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Case Fatality Rate with Vena Cava Filters in Hospitalized Stable Patients with Cancer and Pulmonary Embolism

      Abstract

      Background

      In view of the high risk of pulmonary embolism in patients with cancer, we tested the hypothesis that stable patients with pulmonary embolism who have cancer might be a subset of patients who would show a lower case fatality rate with vena cava filters than without filters.

      Methods

      Stable patients with pulmonary embolism and cancer at discharge from short-stay hospitals throughout the US from 1998-2009 were identified from the Nationwide Inpatient Sample. Patients with pulmonary embolism who had a diagnostic code for shock, ventilatory support, thrombolytic therapy, or pulmonary embolectomy were excluded because such patients have been shown to have lower case fatality rate with filters.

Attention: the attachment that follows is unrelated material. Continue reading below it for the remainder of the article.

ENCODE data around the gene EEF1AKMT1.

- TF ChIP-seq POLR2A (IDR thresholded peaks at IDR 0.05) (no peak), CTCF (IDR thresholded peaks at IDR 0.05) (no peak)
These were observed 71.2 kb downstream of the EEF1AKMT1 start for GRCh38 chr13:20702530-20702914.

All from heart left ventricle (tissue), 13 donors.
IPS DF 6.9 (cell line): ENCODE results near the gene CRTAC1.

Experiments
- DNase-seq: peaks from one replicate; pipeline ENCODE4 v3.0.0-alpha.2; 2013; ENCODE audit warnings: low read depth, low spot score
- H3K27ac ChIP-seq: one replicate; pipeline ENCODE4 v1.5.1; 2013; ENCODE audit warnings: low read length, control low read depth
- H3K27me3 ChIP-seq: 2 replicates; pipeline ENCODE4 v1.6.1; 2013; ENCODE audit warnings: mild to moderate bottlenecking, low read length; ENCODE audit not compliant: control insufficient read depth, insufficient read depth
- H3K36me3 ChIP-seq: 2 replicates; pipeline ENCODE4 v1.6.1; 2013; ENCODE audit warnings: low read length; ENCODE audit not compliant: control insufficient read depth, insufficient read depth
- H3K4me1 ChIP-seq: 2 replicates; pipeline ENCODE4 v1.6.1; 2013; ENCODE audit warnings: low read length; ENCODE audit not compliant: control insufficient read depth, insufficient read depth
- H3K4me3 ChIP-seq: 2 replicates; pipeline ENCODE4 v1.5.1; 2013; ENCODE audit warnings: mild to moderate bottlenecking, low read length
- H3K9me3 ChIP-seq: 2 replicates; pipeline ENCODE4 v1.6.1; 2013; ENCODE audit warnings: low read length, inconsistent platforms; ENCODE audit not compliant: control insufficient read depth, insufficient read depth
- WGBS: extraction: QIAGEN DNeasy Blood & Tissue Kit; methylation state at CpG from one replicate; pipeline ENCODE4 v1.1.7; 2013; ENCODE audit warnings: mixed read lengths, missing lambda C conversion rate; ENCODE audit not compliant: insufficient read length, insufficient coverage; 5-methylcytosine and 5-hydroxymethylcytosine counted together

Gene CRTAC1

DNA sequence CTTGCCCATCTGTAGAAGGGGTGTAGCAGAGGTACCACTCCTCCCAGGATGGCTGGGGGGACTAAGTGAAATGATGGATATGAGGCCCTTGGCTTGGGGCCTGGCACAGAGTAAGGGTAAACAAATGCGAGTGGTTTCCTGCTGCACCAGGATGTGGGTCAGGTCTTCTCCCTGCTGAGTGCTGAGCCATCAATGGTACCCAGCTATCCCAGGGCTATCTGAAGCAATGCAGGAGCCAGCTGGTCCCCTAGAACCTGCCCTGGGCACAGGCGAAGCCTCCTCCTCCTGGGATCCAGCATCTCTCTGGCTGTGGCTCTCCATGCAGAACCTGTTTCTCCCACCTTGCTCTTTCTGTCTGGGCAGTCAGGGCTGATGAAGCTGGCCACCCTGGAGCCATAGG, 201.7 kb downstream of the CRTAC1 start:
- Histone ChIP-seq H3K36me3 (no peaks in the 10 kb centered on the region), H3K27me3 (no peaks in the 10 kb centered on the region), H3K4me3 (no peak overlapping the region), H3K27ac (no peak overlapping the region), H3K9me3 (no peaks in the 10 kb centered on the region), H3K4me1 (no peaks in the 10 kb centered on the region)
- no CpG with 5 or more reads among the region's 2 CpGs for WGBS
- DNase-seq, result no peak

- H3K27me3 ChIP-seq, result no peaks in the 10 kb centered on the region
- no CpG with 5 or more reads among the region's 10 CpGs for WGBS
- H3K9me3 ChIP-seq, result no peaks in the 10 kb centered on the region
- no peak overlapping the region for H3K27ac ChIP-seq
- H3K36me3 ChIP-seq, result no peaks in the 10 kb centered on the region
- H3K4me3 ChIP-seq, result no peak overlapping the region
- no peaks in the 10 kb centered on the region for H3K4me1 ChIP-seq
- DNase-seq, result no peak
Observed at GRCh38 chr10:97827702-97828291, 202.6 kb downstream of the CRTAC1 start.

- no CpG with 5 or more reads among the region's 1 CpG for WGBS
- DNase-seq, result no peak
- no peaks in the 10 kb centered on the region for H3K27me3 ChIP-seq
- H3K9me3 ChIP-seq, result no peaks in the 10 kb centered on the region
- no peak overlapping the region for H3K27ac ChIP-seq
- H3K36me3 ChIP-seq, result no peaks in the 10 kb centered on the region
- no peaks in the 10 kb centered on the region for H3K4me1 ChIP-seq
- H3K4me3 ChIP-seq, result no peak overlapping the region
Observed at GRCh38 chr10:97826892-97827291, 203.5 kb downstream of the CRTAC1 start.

Results

      In-hospital all-cause case fatality rate was lower with vena cava filters in stable patients with pulmonary embolism and solid malignant tumors providing they were aged >30 years, but there was variability according to type of tumor and age of patient. On average, case fatality rate among those >30 years with filters was 7070 of 69,350 (10.2%) (95% confidence interval, 10.0-10.4) versus 36,875 of 247,125 (14.9%) (95% confidence interval, 14.8-15.1) without filters (P <.0001) (relative risk 0.68). Among stable patients with hematological malignancies, case fatality rate, except in the elderly, was higher among those with vena cava filters than those without filters.

      Conclusion

      Stable patients with pulmonary embolism and solid malignant tumors who are older than age 30 years appear to be a subset of patients with pulmonary embolism who would benefit from vena cava filters, but this needs to be tested prospectively.

      Keywords

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